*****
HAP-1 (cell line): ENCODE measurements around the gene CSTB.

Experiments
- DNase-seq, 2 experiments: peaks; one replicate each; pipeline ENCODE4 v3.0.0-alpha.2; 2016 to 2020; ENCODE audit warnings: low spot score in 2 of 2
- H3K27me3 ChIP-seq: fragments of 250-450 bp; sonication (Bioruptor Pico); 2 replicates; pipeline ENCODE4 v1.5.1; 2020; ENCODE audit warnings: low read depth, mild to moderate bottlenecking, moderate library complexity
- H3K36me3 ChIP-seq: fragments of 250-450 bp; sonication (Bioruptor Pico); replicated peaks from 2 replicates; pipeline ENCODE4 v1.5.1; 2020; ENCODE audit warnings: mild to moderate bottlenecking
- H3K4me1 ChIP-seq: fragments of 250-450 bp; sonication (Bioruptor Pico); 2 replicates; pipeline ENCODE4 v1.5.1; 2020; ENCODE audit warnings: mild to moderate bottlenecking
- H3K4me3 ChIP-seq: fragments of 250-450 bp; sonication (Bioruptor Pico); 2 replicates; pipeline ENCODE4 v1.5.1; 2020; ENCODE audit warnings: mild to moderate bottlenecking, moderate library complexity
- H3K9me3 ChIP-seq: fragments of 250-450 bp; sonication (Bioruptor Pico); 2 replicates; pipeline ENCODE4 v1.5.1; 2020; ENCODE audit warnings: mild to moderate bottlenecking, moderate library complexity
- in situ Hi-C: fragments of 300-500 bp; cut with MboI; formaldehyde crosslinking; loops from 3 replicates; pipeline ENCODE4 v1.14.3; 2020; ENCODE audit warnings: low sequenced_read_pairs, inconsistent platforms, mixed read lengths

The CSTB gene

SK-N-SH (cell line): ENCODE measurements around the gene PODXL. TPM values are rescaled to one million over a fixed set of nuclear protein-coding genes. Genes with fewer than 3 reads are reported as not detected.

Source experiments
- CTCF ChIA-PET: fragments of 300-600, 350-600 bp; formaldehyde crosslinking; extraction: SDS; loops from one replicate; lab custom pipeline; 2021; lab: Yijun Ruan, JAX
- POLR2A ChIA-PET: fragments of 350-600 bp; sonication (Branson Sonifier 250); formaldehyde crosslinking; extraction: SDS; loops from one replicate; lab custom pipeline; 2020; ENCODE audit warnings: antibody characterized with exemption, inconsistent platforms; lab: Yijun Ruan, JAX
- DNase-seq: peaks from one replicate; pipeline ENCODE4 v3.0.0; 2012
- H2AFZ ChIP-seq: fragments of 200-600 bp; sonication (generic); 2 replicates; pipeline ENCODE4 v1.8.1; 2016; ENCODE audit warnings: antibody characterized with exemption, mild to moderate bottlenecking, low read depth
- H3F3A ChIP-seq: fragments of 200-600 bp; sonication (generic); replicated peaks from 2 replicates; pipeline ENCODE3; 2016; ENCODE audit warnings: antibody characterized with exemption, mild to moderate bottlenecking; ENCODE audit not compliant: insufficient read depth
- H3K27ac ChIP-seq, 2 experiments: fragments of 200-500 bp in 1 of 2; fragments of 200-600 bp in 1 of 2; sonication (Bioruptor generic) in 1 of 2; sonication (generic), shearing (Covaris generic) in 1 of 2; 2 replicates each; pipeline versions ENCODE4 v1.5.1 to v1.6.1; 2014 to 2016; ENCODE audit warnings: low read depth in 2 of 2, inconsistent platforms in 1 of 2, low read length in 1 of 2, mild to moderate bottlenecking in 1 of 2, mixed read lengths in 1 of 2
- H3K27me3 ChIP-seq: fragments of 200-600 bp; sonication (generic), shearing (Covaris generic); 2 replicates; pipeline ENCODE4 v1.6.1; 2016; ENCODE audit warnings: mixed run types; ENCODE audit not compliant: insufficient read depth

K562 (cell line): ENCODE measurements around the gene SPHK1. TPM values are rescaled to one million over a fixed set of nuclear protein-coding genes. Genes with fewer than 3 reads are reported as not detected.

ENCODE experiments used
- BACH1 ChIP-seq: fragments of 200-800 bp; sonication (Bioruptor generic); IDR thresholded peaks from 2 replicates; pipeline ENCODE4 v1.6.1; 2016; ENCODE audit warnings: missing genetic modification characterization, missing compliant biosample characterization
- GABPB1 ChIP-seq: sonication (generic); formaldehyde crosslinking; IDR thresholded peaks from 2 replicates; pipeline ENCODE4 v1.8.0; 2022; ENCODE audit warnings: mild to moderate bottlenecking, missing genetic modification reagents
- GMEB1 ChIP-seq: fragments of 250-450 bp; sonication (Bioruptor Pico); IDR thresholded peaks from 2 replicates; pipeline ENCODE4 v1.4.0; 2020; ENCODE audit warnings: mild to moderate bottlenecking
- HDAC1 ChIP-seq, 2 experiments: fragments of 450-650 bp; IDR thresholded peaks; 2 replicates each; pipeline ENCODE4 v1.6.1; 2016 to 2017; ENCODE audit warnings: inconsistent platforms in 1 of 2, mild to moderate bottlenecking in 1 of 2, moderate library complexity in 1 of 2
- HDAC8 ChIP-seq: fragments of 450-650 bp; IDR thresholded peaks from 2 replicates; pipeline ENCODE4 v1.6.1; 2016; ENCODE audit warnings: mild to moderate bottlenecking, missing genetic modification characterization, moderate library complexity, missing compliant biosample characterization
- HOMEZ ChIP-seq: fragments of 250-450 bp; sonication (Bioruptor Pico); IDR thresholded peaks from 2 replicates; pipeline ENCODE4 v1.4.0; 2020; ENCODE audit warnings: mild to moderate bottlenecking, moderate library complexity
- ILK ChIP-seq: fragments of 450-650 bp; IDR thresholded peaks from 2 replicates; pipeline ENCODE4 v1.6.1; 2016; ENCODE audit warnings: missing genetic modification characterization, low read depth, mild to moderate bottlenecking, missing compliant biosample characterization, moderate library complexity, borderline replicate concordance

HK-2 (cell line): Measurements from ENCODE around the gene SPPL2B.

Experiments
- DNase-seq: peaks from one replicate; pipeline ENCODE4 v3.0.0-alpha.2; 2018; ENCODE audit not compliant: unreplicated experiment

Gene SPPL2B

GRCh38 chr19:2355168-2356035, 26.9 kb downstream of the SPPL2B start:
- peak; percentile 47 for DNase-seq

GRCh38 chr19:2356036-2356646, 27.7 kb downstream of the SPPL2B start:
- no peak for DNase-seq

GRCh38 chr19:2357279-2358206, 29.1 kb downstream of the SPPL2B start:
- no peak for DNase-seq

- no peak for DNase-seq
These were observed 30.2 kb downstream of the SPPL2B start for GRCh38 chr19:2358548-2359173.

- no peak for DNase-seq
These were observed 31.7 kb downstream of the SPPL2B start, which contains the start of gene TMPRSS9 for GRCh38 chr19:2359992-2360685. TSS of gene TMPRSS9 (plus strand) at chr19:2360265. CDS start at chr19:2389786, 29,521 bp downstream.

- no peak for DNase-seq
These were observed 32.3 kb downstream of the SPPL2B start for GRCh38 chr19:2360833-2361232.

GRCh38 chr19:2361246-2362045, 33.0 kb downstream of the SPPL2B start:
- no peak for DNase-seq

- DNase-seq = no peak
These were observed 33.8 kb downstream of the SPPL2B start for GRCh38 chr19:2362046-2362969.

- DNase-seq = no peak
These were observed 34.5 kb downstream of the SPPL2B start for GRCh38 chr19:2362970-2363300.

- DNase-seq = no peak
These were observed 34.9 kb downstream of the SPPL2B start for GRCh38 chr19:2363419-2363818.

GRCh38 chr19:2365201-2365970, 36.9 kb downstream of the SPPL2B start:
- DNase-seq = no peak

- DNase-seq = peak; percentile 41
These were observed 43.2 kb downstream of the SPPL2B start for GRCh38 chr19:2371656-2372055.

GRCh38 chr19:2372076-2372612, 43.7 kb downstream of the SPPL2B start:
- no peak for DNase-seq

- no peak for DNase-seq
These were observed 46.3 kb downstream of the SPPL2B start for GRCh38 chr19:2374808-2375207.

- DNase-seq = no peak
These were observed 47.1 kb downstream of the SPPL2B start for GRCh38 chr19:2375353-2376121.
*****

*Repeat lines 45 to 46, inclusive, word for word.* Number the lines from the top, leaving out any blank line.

GRCh38 chr19:2361246-2362045, 33.0 kb downstream of the SPPL2B start:
- no peak for DNase-seq